We are using a yeast system we constructed earlier that allows us to evaluate function of any Hsp70 isoform in yeast. We are using this system to investigate Hsp70 homologs within and across species with regard to cell growth and propagation of different prions. This very sensitive system gives us the unique ability to distinguish exquisite functional differences among nearly identical Hsp70 isoforms and provides a means to approach the problem of uncovering the underlying mechanisms. The constitutively expressed S. cerevisiae Hsp70 isoforms Ssa1 and Ssa2 are 98% identical and their stress-inducible counterparts Ssa3 and Ssa4 share 88% identity and are 80% identical to Ssa1/2. Using our system we have identified structural regions between Ssa1 and Ssa2 that underlie the differences in the way these isoforms function in both prion propagation and protein degradation. Having identified the Hsp70 regulatory ATPase domain as responsible for the differences, we then identified a specific residue of this domain (G83 or A83) as solely responsible. We show enzymatic activities of Ssa1p and Ssa2p to be nearly the same, suggesting the difference in phenotypes is probably conferred by differences in how this residue of Ssa1p and Ssa2p influences interaction with one or more of the many co-chaperones that regulate Hsp70. We further found that this same residue defined a functional distinction between Ssa1p and Ssa2p in a vacuolar-mediated protein degradation pathway. The data show how an exquisitely fine difference in structure can determine functions of nearly identical Hsp70s and imply that regulation of Hsp70 substrate interactions, rather than substrate binding per se, is the important parameter that determines functional distinctions. Our findings show that the ATPase domain is more than a regulatory domain in that it also specifies function, and provide insight into how nearly identical Hsp70s can behave differently not only in the processes that yeast prions need to grow and replicate, but also in important cellular processes. Our work emphasizes the importance of subtle differences in Hsp70 activity, and reveals that the smallest difference in structure of proteins whose functions overlap in many ways is all that is needed to direct them to perform specialized tasks in the cell.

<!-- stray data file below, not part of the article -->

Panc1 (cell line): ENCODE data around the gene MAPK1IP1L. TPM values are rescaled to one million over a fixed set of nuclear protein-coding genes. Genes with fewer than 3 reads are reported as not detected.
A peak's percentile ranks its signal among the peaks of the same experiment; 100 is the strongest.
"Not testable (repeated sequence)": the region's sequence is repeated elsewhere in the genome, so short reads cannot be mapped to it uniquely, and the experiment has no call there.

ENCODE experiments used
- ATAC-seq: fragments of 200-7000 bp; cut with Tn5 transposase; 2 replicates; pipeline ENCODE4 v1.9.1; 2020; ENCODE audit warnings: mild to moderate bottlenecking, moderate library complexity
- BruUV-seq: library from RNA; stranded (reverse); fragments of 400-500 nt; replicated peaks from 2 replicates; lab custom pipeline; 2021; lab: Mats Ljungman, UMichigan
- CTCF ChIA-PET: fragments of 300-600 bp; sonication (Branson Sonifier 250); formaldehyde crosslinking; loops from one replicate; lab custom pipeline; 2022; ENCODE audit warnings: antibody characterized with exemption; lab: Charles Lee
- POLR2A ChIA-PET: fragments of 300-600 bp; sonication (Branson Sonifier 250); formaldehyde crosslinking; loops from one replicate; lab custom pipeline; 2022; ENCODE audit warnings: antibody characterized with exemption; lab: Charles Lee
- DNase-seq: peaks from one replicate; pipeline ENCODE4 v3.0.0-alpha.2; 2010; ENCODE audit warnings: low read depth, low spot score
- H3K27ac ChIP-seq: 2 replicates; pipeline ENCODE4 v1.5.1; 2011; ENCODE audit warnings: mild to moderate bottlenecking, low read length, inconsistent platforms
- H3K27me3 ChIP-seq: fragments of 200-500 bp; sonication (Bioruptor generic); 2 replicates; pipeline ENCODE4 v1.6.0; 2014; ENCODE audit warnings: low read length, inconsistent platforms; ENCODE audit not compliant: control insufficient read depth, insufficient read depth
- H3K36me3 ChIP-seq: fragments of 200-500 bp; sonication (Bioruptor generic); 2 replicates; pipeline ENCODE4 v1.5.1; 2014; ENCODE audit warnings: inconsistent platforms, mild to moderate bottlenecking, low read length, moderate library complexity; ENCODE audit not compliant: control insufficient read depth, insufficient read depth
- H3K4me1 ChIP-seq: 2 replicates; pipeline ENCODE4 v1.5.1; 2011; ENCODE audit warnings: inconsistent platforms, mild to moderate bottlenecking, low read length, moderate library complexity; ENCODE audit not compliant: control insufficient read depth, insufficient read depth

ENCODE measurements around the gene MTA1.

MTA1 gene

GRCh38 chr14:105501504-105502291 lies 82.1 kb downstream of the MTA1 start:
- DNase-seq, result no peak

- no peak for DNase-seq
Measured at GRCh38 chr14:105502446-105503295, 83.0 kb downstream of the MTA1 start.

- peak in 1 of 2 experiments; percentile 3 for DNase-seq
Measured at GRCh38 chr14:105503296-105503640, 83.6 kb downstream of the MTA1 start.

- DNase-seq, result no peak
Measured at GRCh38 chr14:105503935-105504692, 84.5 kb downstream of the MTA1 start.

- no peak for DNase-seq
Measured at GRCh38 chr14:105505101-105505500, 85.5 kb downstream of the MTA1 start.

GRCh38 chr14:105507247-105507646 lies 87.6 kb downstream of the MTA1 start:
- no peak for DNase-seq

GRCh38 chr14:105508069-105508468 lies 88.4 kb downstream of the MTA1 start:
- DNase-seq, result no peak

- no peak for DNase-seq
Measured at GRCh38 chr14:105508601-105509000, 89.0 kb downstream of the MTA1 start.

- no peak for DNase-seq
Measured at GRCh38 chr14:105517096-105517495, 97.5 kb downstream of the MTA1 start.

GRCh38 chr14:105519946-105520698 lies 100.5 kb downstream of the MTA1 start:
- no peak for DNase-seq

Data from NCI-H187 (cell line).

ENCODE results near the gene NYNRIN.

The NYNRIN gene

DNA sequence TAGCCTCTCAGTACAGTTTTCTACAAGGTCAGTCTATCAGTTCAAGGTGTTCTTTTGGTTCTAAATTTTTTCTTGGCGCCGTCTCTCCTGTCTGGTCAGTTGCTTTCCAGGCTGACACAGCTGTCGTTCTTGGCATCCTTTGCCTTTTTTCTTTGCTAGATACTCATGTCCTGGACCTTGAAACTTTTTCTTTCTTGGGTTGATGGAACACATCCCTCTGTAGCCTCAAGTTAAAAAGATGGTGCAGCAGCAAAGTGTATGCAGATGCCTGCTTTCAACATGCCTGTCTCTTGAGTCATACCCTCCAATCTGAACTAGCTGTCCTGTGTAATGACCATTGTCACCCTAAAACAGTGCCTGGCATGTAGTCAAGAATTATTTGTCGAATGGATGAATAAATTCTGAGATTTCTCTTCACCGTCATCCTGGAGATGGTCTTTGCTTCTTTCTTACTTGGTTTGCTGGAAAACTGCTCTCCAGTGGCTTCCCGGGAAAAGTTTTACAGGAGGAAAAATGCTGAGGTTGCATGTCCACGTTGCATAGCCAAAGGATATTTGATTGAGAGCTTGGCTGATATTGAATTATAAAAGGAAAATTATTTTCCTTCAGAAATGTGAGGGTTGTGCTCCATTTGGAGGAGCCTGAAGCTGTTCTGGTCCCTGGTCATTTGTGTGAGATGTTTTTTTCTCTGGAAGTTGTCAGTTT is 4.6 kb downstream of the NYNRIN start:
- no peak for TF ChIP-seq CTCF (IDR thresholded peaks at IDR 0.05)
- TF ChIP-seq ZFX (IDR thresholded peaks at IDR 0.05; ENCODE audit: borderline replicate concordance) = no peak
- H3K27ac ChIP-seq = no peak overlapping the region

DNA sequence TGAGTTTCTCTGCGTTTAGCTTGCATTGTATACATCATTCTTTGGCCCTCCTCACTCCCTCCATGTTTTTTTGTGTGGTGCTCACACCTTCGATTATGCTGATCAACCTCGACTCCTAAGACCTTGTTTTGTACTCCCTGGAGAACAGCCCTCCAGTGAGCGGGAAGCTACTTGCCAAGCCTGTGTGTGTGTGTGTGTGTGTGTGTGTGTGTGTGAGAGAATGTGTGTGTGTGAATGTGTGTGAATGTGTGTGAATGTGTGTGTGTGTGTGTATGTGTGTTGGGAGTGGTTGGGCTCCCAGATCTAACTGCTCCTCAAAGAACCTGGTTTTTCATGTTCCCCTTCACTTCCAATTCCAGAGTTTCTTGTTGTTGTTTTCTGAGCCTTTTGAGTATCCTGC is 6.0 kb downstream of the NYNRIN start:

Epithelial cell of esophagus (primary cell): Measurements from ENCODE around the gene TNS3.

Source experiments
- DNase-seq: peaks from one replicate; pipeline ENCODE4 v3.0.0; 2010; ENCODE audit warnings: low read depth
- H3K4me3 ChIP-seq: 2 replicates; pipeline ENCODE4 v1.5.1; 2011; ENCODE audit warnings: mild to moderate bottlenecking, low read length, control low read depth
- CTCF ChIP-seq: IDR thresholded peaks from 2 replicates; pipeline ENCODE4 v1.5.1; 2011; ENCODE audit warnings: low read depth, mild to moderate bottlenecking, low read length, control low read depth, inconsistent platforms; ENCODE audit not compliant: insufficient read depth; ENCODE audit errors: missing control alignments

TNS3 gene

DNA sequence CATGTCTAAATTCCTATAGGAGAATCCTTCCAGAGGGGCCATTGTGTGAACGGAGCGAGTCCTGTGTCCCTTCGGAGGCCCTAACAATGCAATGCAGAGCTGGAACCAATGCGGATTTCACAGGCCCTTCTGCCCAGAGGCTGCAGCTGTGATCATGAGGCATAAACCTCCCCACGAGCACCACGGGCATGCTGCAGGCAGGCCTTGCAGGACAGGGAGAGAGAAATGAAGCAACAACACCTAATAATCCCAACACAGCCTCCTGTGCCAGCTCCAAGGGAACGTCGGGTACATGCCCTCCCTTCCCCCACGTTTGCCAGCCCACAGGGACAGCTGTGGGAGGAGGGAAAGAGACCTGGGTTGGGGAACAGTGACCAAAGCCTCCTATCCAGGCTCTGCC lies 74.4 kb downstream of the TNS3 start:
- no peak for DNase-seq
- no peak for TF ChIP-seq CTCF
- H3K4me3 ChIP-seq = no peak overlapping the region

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Xue, You-Lin; Wang, Hao; Riedy, Michael et al. (2017) Molecular dynamics simulations of Hsp40 J-domain mutants identifies disruption of the critical HPD-motif as the key factor for impaired curing in vivo of the yeast prion [URE3]. J Biomol Struct Dyn :1-12
Zuehlke, Abbey D; Reidy, Michael; Lin, Coney et al. (2017) An Hsp90 co-chaperone protein in yeast is functionally replaced by site-specific posttranslational modification in humans. Nat Commun 8:15328
Masison, Daniel C; Reidy, Michael (2015) Yeast prions are useful for studying protein chaperones and protein quality control. Prion 9:174-83
Reidy, Michael; Sharma, Ruchika; Masison, Daniel C (2013) Schizosaccharomyces pombe disaggregation machinery chaperones support Saccharomyces cerevisiae growth and prion propagation. Eukaryot Cell 12:739-45
Sharma, Deepak; Masison, Daniel C (2011) Single methyl group determines prion propagation and protein degradation activities of yeast heat shock protein (Hsp)-70 chaperones Ssa1p and Ssa2p. Proc Natl Acad Sci U S A 108:13665-70
Sharma, Deepak; Masison, Daniel C (2009) Hsp70 structure, function, regulation and influence on yeast prions. Protein Pept Lett 16:571-81
Masison, Daniel C; Kirkland, P Aaron; Sharma, Deepak (2009) Influence of Hsp70s and their regulators on yeast prion propagation. Prion 3:65-73
Sharma, Deepak; Martineau, Celine N; Le Dall, Marie-Therese et al. (2009) Function of SSA subfamily of Hsp70 within and across species varies widely in complementing Saccharomyces cerevisiae cell growth and prion propagation. PLoS One 4:e6644